Norwegian driving schools are implementing bans on new Tesla vehicles due to concerns surrounding the electric automaker's unconventional turn signal feature. In Norway, where electric vehicles dominate, and Tesla holds a significant market share, the lack of a traditional stalk for turn signals has raised safety apprehensions among driving instructors.
The turn signal functionality, introduced in Tesla's Model S and Model X and later incorporated into the popular Model 3, relies on force touch buttons located on the steering wheel. Tesla's rationale for deviating from the universally adopted turn signal method, utilizing a physical stalk, is rooted in the company's vision for a future where manual turn signal activation becomes obsolete with the widespread adoption of self-driving technology.
However, the move has sparked discontent among driving school instructors in Norway, prompting some to ban Tesla vehicles from their training programs. Jåhn Hansen Øyen, the operator of Harstad Traffic School, expressed reservations about the Model 3's turn signal design, particularly in roundabouts, a scenario where indicating the exit is crucial. Øyen found the force touch buttons challenging to use while turning the steering wheel in roundabouts, potentially leading to issues such as driving on curbs or impacting other vehicles.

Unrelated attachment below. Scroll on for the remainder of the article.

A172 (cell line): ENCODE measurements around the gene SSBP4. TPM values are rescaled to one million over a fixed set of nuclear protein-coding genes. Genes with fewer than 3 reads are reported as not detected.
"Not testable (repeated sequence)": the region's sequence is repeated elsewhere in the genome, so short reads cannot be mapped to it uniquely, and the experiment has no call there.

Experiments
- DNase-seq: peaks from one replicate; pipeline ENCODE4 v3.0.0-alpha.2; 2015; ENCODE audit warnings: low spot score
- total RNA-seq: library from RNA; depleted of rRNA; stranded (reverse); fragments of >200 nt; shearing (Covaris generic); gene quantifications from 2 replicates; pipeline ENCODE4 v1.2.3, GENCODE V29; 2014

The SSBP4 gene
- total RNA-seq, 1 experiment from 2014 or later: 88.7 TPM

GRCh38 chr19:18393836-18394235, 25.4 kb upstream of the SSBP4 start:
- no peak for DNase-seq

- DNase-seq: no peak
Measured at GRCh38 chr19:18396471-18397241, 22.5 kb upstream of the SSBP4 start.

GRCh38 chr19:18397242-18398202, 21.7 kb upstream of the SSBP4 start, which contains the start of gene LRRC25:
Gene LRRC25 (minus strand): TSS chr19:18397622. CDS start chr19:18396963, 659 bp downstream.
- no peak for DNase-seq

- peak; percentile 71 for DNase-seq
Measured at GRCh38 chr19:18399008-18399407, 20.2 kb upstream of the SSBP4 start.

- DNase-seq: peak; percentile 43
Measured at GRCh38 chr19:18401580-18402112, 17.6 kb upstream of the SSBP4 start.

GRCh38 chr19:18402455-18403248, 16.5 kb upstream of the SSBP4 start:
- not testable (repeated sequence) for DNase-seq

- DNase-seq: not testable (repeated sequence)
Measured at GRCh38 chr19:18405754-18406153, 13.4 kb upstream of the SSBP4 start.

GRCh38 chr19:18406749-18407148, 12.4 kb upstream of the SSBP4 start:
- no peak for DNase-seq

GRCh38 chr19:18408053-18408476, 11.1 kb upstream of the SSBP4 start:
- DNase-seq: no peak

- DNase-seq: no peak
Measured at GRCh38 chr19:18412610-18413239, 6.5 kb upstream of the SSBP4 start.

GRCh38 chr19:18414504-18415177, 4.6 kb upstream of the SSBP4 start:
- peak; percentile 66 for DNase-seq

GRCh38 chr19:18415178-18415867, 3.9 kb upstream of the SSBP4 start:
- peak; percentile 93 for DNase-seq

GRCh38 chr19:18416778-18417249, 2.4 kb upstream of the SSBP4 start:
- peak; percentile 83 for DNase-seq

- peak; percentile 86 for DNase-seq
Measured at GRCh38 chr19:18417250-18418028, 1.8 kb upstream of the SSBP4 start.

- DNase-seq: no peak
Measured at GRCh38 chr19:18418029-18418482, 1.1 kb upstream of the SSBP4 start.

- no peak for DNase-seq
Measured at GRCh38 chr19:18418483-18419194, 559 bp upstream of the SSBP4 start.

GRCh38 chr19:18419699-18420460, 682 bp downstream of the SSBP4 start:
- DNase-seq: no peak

Following Øyen's observations, several driving school instructors echoed similar concerns in a group discussion, emphasizing potential safety risks, especially for novice drivers. The specific challenge highlighted in roundabouts, where precise turn signaling is imperative for passing driving tests in Norway, has contributed to the decision by some driving schools to prohibit the use of Tesla vehicles featuring force touch turn signal buttons.
Lars-Inge Haslie, a senior adviser in the Norwegian Public Roads Administration, has expressed intent to investigate the matter, acknowledging the shared concerns within the driving school community.
Tesla's turn signal mechanism has become a focal point of discussion in a country where electric vehicles are the norm, and driving instruction increasingly involves EVs. The controversy underscores the balance between embracing technological advancements and ensuring safety standards in driver education.